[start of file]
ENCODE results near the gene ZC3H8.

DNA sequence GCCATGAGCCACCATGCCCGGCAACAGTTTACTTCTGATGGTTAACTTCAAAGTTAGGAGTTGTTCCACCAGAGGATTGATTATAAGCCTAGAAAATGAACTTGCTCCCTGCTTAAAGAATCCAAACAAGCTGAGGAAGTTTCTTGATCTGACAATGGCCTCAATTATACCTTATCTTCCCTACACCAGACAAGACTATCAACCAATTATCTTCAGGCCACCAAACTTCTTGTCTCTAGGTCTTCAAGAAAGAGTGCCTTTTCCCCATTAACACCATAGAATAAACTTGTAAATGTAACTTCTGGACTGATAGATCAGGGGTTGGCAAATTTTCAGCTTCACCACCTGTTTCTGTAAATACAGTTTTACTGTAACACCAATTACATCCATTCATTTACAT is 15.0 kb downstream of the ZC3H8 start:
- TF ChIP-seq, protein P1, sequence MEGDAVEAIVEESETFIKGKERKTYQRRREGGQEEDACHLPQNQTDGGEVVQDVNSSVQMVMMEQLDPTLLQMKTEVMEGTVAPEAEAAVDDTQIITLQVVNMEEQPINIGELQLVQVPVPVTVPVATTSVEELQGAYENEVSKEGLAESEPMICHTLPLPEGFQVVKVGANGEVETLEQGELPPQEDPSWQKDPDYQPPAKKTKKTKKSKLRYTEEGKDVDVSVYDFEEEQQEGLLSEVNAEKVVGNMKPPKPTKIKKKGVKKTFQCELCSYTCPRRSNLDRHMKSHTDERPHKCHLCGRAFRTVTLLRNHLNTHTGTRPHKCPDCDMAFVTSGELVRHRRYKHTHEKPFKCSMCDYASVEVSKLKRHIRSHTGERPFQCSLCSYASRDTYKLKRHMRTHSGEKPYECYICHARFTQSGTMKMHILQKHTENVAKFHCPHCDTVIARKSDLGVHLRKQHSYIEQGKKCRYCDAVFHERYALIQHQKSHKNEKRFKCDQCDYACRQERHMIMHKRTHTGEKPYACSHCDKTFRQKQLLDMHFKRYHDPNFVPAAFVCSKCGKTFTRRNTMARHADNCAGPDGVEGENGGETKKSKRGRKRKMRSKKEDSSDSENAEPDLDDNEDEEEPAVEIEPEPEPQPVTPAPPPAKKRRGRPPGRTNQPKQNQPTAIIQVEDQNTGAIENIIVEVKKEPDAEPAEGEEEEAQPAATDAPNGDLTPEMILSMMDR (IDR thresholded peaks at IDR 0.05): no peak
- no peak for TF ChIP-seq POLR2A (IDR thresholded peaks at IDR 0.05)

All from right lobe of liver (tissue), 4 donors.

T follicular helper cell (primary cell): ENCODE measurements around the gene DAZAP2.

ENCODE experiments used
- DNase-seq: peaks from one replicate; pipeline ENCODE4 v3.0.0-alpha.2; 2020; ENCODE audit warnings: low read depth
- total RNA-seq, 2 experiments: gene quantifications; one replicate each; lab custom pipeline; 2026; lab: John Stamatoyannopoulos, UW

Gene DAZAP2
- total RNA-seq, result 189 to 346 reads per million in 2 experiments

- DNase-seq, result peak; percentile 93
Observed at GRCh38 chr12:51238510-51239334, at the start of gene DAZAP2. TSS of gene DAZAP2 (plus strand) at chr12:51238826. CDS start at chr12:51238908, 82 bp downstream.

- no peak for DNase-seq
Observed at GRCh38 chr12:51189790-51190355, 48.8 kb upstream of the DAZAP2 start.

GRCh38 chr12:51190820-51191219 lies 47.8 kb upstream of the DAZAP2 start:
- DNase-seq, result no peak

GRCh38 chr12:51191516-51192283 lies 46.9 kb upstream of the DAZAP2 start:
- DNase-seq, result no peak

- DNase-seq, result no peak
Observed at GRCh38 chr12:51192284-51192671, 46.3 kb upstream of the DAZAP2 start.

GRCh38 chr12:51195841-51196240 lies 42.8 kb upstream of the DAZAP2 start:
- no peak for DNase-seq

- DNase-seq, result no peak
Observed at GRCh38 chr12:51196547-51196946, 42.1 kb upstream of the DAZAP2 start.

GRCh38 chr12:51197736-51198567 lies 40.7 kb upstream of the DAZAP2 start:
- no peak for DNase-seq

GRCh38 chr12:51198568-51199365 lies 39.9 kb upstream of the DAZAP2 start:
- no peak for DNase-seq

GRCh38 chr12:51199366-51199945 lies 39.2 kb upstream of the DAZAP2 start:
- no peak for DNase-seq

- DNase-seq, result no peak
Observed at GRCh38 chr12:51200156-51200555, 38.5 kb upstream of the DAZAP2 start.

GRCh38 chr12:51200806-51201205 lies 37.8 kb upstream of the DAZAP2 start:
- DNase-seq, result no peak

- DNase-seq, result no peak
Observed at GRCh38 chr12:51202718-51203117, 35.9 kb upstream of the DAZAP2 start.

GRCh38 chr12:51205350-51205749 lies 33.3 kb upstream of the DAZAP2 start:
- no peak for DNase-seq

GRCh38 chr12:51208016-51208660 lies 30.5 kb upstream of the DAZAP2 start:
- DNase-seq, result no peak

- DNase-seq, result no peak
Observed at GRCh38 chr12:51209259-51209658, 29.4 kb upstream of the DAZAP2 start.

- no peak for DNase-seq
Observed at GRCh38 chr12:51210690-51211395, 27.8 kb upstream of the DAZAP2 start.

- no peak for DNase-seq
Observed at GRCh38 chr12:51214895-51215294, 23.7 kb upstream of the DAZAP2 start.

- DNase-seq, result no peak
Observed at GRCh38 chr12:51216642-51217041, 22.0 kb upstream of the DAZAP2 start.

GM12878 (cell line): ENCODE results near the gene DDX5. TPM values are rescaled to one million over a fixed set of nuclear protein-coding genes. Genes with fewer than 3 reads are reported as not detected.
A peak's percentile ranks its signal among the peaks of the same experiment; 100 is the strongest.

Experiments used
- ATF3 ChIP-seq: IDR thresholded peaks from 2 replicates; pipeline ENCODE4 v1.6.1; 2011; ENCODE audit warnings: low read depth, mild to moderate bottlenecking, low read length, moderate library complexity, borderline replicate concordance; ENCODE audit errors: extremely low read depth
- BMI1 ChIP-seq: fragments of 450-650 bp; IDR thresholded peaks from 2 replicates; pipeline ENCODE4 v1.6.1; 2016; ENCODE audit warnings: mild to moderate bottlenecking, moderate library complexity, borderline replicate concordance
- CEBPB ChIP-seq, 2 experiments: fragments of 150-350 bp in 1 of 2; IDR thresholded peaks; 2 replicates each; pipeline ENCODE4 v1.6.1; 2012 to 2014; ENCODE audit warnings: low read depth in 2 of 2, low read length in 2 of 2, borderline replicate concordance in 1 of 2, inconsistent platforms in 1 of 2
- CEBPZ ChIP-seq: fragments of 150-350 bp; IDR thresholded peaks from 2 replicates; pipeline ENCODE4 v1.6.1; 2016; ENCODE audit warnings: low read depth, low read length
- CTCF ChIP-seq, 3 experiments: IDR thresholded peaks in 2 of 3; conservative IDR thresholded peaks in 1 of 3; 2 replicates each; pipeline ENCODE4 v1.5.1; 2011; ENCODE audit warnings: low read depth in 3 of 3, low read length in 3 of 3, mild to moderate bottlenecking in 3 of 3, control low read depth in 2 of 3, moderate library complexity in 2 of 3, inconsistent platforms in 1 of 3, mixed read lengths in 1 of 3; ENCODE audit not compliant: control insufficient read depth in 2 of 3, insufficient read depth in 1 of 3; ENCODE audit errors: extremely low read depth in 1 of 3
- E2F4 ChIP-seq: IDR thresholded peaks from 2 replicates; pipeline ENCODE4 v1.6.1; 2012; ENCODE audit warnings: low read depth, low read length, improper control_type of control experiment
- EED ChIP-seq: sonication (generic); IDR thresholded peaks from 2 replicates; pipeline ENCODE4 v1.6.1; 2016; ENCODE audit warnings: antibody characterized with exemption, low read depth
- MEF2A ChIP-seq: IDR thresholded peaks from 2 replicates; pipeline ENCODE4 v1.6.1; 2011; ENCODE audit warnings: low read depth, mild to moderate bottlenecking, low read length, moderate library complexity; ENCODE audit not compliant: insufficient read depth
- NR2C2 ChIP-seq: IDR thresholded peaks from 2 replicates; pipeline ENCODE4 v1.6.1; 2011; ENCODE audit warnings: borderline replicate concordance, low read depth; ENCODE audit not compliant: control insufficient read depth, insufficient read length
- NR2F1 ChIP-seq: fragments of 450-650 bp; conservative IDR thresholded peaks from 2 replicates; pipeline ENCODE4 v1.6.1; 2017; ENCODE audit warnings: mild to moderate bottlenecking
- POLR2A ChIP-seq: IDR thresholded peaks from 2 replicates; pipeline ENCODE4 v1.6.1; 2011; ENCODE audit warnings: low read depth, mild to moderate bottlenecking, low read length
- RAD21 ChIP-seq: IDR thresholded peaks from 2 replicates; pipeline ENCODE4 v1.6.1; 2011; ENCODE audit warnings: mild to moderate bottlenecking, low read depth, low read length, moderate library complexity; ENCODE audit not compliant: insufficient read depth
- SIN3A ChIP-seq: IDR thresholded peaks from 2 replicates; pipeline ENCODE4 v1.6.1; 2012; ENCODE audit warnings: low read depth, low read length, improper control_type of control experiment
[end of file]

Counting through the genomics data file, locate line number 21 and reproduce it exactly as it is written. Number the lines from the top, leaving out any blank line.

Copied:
Observed at GRCh38 chr12:51192284-51192671, 46.3 kb upstream of the DAZAP2 start.